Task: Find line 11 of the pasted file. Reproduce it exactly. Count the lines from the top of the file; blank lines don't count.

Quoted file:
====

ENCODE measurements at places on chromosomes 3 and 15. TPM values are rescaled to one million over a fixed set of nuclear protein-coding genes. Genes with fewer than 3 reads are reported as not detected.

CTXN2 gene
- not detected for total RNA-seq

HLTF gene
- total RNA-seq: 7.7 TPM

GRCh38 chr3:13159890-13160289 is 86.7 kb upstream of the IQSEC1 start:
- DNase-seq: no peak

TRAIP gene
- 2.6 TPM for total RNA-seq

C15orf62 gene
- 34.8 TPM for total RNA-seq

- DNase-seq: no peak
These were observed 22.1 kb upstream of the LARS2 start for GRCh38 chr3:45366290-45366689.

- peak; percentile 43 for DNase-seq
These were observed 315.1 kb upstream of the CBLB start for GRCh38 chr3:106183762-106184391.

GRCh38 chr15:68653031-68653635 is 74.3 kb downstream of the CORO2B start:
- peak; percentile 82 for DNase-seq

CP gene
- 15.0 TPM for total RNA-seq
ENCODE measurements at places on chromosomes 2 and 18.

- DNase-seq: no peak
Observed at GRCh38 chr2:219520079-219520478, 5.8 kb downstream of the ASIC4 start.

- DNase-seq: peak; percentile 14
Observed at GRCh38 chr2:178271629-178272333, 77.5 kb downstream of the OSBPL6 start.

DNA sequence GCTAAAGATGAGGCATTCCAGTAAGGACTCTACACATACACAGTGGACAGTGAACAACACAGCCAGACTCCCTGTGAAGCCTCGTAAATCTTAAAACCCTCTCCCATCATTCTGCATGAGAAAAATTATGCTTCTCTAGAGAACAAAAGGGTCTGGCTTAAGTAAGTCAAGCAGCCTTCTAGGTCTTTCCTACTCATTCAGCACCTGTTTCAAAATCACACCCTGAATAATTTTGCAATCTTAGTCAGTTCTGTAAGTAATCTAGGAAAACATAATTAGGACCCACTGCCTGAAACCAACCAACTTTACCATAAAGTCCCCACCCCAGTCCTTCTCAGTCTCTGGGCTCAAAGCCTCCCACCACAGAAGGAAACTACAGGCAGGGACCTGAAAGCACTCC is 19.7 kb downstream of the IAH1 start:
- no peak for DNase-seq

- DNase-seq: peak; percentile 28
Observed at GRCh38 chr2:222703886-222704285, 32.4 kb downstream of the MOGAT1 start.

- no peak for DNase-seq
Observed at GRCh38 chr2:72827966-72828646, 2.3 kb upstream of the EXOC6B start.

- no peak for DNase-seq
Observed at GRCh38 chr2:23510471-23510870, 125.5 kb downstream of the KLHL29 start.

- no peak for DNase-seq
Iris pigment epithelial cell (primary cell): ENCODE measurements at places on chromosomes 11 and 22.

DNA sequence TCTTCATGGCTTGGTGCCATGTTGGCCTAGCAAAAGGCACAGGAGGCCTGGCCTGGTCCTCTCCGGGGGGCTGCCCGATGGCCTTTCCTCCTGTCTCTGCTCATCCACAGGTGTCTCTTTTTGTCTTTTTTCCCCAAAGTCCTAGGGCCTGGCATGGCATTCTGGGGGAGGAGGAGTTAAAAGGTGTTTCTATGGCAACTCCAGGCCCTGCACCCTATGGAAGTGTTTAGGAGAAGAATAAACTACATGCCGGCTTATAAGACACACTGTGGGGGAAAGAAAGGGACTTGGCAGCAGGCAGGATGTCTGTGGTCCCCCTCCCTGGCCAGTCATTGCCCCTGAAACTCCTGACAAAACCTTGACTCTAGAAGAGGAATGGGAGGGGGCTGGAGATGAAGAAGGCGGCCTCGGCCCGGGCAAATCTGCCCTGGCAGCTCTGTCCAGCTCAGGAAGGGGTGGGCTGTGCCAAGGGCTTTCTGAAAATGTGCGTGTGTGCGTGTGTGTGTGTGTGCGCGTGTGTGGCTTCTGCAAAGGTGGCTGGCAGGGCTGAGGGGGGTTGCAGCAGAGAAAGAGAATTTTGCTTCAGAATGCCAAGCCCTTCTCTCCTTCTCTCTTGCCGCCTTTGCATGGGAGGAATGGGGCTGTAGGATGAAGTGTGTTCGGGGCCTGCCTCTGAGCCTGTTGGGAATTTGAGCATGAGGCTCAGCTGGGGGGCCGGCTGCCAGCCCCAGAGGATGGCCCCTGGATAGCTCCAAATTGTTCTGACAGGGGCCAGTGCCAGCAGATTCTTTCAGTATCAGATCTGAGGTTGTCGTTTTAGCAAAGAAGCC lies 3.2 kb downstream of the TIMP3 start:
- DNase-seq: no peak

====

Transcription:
- 34.8 TPM for total RNA-seq